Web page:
There is a lot of talk these days about what students want in an employer. So many companies use the same terms, phrases, and descriptions—they start to sound the same. Here are four recommendations to help you stay focused on what is most important to you when looking for the right employer.
Know your values. Companies will talk about their values, purpose, vision, mission, and corporate culture. They spend a great deal of time defining those in such a way that it can mean very little personally to many people.
To know if what a company is saying fits who you are, you need to know what’s important to you. Figure out who you truly are and if the values of the potential employer match who you are. If they don’t match, don’t expect to find happiness or success there.
Network. Talk to people you respect and admire about how they were able to get where they are. They may have learned something that helped them get where they are. Ask questions. Listen to what they say before you try to figure out how you can apply their experiences to your life. People like to be heard and networking allows someone else to do the talking. This is where you’ll find more doors open for you.
Expand your focus. The big companies are great and provide a lot of opportunity. They hire many people every year and have great processes and structure in place. But don’t be afraid to look at smaller companies as well. Get to know the people you can work for. Interview them. In many cases, when you look at smaller companies, the people handling the interviewing are the people you will work for and with each day. There are many great opportunities outside the biggest name organizations. Explore those. They may be as good as or better than the big name companies.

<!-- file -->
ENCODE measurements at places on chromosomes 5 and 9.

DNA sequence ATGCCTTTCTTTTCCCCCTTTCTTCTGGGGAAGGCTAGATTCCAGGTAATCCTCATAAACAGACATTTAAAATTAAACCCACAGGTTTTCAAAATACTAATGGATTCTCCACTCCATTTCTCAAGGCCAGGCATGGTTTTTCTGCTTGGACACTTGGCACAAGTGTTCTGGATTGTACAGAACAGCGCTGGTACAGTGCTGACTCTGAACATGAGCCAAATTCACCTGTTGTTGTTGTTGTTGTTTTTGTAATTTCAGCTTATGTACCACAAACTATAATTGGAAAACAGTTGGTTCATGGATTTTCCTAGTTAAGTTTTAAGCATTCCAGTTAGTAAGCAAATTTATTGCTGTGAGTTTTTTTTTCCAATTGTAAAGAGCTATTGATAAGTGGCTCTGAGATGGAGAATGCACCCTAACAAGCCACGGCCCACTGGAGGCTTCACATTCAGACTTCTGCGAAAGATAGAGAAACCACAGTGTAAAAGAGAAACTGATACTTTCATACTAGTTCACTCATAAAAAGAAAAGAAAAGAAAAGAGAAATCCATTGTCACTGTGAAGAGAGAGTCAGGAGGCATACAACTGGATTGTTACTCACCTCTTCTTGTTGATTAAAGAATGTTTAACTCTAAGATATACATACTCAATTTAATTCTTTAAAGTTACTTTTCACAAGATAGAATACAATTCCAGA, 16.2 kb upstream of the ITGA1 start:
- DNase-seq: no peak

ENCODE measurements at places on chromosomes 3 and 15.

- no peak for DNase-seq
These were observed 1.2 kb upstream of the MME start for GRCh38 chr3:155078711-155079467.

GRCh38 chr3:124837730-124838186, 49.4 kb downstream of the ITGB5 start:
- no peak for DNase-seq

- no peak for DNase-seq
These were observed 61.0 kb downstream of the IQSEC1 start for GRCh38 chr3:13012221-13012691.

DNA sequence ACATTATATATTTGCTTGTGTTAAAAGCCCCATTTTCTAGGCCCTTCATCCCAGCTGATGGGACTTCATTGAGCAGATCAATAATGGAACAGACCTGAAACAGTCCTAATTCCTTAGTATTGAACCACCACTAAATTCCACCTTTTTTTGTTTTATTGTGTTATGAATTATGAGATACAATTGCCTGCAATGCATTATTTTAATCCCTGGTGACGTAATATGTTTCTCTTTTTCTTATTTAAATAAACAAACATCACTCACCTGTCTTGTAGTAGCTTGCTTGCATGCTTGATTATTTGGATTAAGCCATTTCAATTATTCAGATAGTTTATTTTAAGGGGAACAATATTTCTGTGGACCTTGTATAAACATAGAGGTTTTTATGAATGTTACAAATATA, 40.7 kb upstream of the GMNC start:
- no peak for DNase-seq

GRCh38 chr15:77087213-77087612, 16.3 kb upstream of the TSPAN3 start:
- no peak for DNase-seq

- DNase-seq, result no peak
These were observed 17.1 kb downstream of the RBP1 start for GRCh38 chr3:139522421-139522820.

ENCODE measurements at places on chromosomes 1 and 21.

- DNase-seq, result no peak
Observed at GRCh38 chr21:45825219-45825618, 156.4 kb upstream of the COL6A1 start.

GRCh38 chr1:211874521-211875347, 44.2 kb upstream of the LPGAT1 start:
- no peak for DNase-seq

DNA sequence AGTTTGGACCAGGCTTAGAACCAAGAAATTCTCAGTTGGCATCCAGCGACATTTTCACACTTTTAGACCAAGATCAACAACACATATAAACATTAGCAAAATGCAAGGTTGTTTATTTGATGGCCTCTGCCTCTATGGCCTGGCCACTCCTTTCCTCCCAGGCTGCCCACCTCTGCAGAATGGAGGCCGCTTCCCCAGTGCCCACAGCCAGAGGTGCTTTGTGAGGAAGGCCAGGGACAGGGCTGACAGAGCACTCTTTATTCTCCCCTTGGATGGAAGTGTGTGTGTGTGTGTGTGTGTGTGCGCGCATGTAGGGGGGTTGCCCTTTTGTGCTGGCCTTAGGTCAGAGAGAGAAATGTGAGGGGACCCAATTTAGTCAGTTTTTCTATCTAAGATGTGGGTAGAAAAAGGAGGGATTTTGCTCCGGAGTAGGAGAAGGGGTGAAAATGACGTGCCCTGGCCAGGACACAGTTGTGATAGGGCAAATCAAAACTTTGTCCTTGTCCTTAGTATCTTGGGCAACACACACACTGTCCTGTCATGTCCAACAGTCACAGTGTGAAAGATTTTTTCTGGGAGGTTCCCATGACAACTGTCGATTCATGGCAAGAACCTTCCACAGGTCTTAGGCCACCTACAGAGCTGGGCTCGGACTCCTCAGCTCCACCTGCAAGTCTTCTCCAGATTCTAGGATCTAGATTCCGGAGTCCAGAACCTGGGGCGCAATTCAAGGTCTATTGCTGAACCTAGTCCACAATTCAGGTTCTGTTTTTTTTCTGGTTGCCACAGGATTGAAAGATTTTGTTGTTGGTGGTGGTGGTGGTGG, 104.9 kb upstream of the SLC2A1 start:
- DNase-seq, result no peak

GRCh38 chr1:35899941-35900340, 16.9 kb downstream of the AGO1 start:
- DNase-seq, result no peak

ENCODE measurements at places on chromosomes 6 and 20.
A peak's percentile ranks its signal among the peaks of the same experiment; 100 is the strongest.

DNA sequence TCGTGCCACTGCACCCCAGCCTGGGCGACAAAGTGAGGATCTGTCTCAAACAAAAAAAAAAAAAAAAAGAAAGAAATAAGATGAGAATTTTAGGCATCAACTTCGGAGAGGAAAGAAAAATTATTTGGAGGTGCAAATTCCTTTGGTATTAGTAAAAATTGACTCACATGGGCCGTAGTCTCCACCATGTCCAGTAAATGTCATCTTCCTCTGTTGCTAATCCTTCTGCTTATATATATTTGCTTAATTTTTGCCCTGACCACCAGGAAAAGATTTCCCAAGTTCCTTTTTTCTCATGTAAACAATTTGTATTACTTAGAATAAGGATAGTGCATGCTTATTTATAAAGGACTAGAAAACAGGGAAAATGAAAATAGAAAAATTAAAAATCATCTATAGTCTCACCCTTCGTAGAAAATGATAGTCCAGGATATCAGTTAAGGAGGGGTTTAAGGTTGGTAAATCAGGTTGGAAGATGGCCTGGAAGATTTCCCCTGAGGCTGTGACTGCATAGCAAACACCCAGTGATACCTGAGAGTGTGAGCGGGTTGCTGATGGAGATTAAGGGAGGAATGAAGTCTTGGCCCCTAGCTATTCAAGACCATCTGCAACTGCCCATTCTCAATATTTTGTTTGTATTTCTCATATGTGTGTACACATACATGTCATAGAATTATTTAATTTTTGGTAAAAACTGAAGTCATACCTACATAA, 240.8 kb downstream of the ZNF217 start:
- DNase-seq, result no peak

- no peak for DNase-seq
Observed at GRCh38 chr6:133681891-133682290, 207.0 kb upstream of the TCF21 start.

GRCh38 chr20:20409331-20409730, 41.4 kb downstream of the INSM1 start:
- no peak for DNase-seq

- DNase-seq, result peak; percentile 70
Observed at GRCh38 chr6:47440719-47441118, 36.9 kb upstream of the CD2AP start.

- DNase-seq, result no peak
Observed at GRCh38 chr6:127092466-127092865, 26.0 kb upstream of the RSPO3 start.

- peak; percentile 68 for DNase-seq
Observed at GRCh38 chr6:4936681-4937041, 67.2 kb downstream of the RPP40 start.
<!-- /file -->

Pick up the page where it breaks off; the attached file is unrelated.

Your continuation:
Interview them. The difference in many entry-level job interviews versus an experienced interview is that most entry-level interviewees forget one key element of the process: it’s a dual interview. It’s the dating phase of employment.
You should be asking many questions. Don’t expect the interviewer to know what’s important to you. It’s your job to ask questions to test how the company will fit what you want while the employer tests you for what they want. Don’t leave it up to them to show you why they are great. Dig in to learn why they are good for you.
You wouldn’t date someone only by their resume or bio. You’d ask questions about what they like doing outside of what they are studying. Where they came from. What their family is like. What they want to be doing someday. How they spend their weekends. It’s the same thing in interviewing.
Employers expect you to ask those questions. Ask them. When you ask good questions, it sets you apart from other candidates for the job.
Article written by Tom Borgerding, President/CEO of the Campus Media Group, founded in 2002.
Courtesy of the National Association of Colleges and Employers.